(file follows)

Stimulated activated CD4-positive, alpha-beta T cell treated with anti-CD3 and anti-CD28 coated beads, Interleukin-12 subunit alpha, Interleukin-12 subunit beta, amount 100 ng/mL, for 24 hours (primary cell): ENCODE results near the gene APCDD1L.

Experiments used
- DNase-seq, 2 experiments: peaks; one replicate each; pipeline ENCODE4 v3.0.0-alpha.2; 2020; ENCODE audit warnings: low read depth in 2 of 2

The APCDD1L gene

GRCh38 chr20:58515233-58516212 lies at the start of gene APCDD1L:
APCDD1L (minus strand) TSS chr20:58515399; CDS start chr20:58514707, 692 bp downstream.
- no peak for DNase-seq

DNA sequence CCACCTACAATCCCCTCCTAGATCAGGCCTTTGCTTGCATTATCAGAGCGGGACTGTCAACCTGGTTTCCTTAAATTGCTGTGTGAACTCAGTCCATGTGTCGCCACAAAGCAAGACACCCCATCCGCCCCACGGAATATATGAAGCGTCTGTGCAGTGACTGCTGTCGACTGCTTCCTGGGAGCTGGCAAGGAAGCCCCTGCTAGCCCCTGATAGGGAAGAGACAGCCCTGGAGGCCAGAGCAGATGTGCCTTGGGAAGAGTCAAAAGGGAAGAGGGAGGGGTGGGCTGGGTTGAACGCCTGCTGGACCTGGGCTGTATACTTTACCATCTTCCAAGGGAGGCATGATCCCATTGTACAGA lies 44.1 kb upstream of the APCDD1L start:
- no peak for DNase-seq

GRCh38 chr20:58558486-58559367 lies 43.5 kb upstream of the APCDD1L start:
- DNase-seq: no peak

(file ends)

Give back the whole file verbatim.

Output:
Stimulated activated CD4-positive, alpha-beta T cell treated with anti-CD3 and anti-CD28 coated beads, Interleukin-12 subunit alpha, Interleukin-12 subunit beta, amount 100 ng/mL, for 24 hours (primary cell): ENCODE results near the gene APCDD1L.

Experiments used
- DNase-seq, 2 experiments: peaks; one replicate each; pipeline ENCODE4 v3.0.0-alpha.2; 2020; ENCODE audit warnings: low read depth in 2 of 2

The APCDD1L gene

GRCh38 chr20:58515233-58516212 lies at the start of gene APCDD1L:
APCDD1L (minus strand) TSS chr20:58515399; CDS start chr20:58514707, 692 bp downstream.
- no peak for DNase-seq

DNA sequence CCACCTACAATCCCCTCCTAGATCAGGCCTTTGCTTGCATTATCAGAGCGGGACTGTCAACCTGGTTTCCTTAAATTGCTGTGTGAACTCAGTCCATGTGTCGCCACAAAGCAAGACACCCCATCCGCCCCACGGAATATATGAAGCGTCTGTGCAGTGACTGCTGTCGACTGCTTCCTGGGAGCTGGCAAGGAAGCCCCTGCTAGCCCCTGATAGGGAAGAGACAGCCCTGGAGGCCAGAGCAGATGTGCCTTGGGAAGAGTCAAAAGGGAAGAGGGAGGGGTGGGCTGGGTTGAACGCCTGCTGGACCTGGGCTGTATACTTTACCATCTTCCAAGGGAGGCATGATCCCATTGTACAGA lies 44.1 kb upstream of the APCDD1L start:
- no peak for DNase-seq

GRCh38 chr20:58558486-58559367 lies 43.5 kb upstream of the APCDD1L start:
- DNase-seq: no peak